Young teacher describes how antigypsyism is alive and well in Czech primary education
In September 2016 I began teaching English in a primary school on a housing estate, and I have to say that the atmosphere and the relaxed discipline were a very unpleasant surprise for me. The management did not have an unambiguous strategy for leading the school - indeed, the principal was hardly ever there, but was constantly traveling to this or that project event.
The teachers were left to deal with problematic classes on their own - "You'll resolve it for yourselves during class, you're educators, after all," they told us. At the time I did not yet have much experience as a teacher, and the sudden confrontation with the reality at that school was rather a great shock to me.
The children there threw their snacks at each other, used vulgarities, shouted, and brawled with each other. Gradually I understood that the problem, to a great extent, consisted of the dilettantism of the school leadership and the approach taken by many teachers, who based their actions on the theory that the more they shouted at the pupils and humiliated them, the more of their much-desired authority as teachers they would somehow earn.
The vast majority of them taught with the aid of commenting on the material in front of the blackboard, doing their best to dictate what the pupils would write down in their notebooks, and woe to the pupil who was not writing - that discovery would initiate cries of such intensity that it would startle me in the faculty lounge if a teacher left the door to her classroom open and then let out one of those piercing sounds. My impression is that the approach of the principal motivated the teachers to behave this way - whenever she randomly happened to be at the school, she would walk through the building, and if she heard noise somewhere during instruction, then she would enter the classroom and use a thunderous roar to frighten and silence the shocked pupils.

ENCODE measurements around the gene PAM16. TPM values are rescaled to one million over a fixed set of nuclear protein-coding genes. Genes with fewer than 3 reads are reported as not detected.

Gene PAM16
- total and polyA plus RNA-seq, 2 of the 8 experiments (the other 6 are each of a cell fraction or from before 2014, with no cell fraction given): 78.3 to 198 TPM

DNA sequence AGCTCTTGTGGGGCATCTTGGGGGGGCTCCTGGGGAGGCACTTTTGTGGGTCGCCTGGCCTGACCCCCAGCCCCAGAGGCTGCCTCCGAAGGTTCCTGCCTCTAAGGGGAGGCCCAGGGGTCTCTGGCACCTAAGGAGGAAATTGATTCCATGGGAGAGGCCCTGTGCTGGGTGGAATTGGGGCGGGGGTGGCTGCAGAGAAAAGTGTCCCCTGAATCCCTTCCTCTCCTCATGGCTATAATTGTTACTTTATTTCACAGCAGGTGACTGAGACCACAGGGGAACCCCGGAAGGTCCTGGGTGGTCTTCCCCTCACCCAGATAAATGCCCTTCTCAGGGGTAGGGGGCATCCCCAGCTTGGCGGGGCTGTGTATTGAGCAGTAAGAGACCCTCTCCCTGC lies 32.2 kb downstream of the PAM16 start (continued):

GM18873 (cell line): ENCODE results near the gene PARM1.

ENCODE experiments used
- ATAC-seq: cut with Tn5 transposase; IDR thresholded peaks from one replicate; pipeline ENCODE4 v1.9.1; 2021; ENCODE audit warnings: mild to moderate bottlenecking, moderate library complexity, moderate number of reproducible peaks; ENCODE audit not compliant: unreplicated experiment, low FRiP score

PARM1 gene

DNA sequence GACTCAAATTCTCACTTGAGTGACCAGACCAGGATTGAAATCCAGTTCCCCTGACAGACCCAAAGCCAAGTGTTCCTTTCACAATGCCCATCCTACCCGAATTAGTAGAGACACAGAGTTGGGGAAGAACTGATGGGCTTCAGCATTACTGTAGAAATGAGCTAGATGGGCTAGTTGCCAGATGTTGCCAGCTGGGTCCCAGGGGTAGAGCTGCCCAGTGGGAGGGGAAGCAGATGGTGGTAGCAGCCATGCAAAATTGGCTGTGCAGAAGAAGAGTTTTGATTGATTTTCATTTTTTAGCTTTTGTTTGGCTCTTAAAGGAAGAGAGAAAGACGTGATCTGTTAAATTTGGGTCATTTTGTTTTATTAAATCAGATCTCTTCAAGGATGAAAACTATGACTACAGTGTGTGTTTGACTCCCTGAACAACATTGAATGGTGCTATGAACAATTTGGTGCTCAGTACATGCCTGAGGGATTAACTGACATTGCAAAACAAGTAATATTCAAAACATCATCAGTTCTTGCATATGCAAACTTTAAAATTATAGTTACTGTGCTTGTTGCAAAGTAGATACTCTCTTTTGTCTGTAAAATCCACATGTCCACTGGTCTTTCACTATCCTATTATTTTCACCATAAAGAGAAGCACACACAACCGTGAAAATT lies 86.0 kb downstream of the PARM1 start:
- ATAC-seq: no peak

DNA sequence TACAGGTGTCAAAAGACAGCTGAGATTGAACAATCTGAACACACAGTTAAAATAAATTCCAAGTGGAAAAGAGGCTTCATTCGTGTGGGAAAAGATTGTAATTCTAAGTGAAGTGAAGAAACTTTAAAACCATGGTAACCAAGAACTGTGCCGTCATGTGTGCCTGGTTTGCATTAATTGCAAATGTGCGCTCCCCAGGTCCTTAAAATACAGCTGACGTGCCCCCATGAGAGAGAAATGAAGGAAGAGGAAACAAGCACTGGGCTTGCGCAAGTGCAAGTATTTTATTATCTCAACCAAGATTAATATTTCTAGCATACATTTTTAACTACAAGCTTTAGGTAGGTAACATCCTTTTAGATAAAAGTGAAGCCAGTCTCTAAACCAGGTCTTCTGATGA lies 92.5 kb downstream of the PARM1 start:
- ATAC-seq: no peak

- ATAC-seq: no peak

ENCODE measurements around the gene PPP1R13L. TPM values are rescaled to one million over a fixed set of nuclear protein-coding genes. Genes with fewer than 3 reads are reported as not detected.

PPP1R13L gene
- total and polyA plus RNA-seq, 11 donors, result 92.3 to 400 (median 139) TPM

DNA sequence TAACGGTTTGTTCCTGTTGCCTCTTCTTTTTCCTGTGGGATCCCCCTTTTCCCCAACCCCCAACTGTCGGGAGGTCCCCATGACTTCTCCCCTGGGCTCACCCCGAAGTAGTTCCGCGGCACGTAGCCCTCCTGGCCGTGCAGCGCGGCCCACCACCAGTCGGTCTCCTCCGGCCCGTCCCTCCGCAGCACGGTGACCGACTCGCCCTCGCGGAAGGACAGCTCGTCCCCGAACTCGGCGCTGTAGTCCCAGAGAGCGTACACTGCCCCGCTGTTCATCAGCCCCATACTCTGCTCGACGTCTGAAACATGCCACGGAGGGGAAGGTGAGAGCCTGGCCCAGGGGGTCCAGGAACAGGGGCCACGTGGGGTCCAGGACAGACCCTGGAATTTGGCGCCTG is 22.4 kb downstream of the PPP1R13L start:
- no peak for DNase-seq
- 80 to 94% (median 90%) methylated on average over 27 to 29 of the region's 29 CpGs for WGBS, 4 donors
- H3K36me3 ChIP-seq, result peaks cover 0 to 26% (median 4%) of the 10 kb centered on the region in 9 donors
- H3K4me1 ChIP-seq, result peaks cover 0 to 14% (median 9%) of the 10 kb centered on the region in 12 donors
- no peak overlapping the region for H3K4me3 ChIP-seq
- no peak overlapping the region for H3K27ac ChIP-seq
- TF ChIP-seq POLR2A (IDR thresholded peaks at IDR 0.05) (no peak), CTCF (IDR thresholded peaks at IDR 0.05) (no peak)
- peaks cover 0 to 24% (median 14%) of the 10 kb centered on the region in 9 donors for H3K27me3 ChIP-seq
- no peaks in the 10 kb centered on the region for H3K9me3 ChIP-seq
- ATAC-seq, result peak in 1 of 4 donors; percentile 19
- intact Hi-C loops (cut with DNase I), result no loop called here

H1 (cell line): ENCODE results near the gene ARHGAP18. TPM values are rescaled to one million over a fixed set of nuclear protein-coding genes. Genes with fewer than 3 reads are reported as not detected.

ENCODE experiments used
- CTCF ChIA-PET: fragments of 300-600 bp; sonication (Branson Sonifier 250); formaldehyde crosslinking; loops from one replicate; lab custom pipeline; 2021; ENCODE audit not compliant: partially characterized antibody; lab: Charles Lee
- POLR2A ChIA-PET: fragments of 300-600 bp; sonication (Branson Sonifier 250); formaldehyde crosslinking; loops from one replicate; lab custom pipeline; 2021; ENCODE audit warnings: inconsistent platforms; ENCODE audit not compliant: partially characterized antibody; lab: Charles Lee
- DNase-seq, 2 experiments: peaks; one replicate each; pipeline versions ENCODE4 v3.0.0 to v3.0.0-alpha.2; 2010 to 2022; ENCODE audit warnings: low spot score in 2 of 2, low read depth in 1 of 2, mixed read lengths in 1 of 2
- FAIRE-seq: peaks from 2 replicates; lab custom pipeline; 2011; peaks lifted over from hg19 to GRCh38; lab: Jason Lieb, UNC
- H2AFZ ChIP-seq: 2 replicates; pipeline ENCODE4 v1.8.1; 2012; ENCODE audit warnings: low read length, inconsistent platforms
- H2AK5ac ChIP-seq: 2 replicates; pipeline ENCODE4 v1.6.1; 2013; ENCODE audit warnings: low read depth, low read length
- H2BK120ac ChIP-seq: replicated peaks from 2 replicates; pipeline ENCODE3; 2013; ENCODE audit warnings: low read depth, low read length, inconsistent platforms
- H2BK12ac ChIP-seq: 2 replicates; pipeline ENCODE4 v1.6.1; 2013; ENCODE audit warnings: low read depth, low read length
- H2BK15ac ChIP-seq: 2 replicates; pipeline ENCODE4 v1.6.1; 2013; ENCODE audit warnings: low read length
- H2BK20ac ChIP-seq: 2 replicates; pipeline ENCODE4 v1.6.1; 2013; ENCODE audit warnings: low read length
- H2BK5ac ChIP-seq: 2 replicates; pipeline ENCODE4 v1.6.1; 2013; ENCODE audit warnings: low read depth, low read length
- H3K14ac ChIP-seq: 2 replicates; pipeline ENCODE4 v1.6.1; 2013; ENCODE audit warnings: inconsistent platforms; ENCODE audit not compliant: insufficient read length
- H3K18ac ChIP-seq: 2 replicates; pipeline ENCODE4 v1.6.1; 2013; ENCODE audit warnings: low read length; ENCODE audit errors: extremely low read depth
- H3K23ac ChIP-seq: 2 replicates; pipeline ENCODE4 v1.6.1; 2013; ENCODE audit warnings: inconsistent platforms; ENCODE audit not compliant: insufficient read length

That happened to me once during a class where I was making use of group work and logically, the room was not as quiet as the grave during that process. In any event, that was the year the financial measures associated with so-called "inclusion" began to be introduced, and there was a great deal of disagreement about them among the teachers and the administration, a lot of confusion, and endless training as part of the many projects for which the school had applied.
That particular school was doing its best to profile itself as inclusive, progressive and social, with many certificates to show the outside world, a progressive curriculum, and a website full of the widest possible variety of inclusive projects. Nevertheless, beneath that shiny surface the reality was absolute chaos and hypocrisy, personified in one particular case.
That was the case of the so-called "elite classes". The school had decided that pupils, after graduating from lower primary school, would be "proactively categorized", and three different classes were created for them, one an "elite" class and two classes for the "vermin" - the "elites" got computers they were meant to use during instruction, and they had a different schedule.
One of the "vermin classes" was almost purely Romani, while the "elite" class was purely white, mostly pupils from the better-situated families who could afford to buy the computer necessary to the daily instruction. The relations among these classes were extremely tense, with the pupils from the "vermin classes" considering the "elites" to be arrogant and stuck up, while the "elite" pupils perceived everybody else as lowlife who couldn't learn and would never achieve anything.